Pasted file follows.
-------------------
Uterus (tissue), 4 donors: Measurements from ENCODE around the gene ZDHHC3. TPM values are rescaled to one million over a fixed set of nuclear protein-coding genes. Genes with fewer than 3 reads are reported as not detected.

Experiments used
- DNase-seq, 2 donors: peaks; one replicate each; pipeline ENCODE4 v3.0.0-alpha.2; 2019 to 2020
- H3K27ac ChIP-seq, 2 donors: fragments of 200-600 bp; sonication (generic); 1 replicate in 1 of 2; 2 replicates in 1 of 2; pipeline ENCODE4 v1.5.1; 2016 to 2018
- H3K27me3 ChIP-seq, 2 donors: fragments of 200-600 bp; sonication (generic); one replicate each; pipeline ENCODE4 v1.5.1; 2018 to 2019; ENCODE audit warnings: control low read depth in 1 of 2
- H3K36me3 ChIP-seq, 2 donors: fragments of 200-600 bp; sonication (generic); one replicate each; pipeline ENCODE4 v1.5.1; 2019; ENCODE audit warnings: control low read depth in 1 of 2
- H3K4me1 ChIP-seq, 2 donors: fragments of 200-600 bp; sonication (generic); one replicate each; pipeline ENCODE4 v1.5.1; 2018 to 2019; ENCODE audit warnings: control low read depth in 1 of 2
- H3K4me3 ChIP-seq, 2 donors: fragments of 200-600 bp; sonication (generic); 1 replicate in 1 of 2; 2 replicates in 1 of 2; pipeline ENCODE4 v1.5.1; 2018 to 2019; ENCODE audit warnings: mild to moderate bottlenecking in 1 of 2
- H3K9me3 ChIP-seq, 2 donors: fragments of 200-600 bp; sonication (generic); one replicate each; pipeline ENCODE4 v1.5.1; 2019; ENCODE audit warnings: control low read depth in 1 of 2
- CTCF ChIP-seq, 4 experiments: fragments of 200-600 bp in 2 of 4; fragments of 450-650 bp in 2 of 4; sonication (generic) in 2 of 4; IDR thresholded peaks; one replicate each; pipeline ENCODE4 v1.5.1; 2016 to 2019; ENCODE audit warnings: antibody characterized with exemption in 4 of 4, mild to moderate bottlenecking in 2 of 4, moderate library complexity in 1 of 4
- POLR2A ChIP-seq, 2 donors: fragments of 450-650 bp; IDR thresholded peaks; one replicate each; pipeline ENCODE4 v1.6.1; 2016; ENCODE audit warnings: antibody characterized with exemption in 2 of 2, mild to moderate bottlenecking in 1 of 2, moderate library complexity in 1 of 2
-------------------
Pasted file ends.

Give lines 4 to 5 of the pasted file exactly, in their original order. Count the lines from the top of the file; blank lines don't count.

- H3K27ac ChIP-seq, 2 donors: fragments of 200-600 bp; sonication (generic); 1 replicate in 1 of 2; 2 replicates in 1 of 2; pipeline ENCODE4 v1.5.1; 2016 to 2018
- H3K27me3 ChIP-seq, 2 donors: fragments of 200-600 bp; sonication (generic); one replicate each; pipeline ENCODE4 v1.5.1; 2018 to 2019; ENCODE audit warnings: control low read depth in 1 of 2